Reproductive Issues in the Gynecologic Cancer Patient

OncologyONCOLOGY Vol 21 No 5
Volume 21
Issue 5

For women with a gynecologic cancer, reproductive concerns may vary not only by site of disease but also by the presentation and manifestation of the disease. Gynecologic cancer can present before childbearing has been started or completed, during pregnancy, or can even arise out of pregnancy.

Clinicians, researchers, and survivorship communities are beginning to recognize the late effects of cancer treatment, such as infertility, and the negative impact this can have on cancer survivorship. Reproductive concerns that emerge within cancer experiences have been shown to be negatively associated with quality of life. Gynecologic cancer can present before childbearing has been started or completed, during pregnancy, or can even arise out of pregnancy, as is the case with gestational trophoblastic disease. Parenthood has been cited as an important aspect of cancer survivorship. As a result, interest concerning fertility preservation, reproductive concerns, and family-building options in cancer survivorship has increased, in addition to awareness of the emotional ramifications of cancer-related infertility. Education and support are clearly an essential component of cancer survivorship. Furthermore, more attention and investigation is still needed about the reproductive issues of gynecologic cancer survivors in the future.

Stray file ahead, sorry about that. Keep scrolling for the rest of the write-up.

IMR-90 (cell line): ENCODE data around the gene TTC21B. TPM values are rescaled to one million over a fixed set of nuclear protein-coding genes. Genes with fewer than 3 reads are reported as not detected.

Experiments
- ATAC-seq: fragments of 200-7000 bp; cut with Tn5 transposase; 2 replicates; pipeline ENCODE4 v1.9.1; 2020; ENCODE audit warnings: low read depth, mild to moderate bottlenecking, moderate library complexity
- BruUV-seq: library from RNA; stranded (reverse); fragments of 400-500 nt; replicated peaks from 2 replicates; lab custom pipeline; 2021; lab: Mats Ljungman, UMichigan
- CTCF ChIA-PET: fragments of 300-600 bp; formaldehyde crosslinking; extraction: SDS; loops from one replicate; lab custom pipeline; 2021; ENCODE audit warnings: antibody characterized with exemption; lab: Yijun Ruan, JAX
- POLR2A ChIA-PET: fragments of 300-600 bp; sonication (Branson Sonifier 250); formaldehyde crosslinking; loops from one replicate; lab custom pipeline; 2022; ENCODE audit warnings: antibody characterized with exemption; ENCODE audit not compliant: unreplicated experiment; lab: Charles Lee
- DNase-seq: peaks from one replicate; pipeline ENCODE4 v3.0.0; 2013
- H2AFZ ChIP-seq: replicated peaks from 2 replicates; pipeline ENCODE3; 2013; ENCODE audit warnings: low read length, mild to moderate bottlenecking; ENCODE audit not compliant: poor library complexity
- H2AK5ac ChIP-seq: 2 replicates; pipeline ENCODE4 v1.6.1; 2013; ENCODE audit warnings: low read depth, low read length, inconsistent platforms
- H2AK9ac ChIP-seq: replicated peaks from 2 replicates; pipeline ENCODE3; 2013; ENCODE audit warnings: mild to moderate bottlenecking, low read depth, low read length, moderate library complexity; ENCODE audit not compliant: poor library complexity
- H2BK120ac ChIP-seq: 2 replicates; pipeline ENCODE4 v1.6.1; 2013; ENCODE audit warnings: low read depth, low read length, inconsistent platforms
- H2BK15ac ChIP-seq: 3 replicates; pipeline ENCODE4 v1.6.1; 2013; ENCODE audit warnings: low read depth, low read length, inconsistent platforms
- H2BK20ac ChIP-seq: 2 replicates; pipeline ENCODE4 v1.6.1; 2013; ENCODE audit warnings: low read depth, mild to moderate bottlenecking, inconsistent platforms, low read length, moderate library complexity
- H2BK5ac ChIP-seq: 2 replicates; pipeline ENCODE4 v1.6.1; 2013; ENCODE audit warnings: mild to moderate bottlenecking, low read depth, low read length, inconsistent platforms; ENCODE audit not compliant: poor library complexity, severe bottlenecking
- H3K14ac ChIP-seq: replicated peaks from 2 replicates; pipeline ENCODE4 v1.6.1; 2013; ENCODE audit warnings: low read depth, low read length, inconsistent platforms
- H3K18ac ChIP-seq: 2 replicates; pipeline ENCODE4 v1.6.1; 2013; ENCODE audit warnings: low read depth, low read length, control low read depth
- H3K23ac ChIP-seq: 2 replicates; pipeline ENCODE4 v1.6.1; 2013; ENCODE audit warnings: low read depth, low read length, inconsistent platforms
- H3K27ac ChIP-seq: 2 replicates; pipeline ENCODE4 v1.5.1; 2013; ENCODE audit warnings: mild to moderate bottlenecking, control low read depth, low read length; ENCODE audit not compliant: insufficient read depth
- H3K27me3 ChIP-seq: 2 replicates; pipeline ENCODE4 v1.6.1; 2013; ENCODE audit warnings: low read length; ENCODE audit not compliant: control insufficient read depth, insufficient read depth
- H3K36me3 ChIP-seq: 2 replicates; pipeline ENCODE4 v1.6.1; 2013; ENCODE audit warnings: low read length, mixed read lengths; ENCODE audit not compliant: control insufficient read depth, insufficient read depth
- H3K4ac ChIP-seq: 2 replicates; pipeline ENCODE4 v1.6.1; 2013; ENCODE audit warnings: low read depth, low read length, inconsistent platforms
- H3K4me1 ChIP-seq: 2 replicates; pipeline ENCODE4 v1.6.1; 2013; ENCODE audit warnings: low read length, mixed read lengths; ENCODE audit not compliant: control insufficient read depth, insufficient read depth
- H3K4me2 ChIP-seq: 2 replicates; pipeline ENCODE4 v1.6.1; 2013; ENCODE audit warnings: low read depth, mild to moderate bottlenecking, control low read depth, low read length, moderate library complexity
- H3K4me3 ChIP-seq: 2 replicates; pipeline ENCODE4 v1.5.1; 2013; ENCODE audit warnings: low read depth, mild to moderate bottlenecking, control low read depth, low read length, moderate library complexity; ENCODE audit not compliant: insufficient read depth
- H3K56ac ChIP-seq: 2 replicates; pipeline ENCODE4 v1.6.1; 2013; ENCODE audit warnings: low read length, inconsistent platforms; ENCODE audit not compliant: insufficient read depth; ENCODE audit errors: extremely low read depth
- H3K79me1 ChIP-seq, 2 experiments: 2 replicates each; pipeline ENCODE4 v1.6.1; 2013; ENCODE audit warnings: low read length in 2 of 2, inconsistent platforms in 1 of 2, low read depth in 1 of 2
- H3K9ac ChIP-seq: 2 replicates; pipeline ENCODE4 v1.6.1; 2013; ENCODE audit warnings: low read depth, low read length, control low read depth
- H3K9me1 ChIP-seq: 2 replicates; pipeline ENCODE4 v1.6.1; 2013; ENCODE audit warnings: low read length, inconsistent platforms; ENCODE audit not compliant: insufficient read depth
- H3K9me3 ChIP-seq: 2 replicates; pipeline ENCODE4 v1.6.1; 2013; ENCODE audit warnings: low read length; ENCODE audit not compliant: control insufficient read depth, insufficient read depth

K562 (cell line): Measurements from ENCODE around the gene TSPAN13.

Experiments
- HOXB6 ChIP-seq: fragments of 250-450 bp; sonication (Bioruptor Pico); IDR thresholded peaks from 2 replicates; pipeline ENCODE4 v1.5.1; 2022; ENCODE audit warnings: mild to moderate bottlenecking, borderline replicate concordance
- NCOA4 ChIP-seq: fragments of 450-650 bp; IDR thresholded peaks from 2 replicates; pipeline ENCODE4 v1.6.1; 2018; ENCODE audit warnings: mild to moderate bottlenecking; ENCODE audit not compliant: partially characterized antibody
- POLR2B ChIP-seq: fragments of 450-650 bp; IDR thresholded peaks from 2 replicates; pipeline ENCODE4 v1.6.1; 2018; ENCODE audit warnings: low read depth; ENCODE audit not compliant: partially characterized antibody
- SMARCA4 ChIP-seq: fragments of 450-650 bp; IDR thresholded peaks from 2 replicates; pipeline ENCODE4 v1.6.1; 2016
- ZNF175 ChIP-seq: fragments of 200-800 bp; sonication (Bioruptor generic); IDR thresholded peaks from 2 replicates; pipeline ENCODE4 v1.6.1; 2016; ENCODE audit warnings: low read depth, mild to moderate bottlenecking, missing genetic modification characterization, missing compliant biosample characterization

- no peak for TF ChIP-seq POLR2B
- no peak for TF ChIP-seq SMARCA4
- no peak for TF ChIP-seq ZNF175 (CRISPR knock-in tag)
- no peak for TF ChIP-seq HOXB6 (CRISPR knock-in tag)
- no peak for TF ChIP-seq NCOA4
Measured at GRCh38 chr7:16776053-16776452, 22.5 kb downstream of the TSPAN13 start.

Recent guidelines published by the American Society of Clinical Oncology highlight the lack of research on the reproductive concerns of cancer survivors.[1] Clinicians, researchers, and survivorship communities are beginning to recognize infertility as a late effect of cancer treatment negatively impacting cancer survivorship, as well as the importance of family-building options. For women with a gynecologic cancer, reproductive concerns may vary not only by site of disease but also by the presentation and manifestation of the disease. Gynecologic cancer can present before childbearing has been started or completed, during pregnancy, or can even arise out of pregnancy, as is the case with gestational trophoblastic disease.

Cervical cancer is one of the most common cancers in women under 40 years of age.[2-5] Approximately 25% to 35% of all endometrial cancers occur in premenopausal women,[6-10] with a diagnosis of ovarian cancer being less common.[11-13] A cancer diagnosis during pregnancy or arising from pregnancy is rare but possible.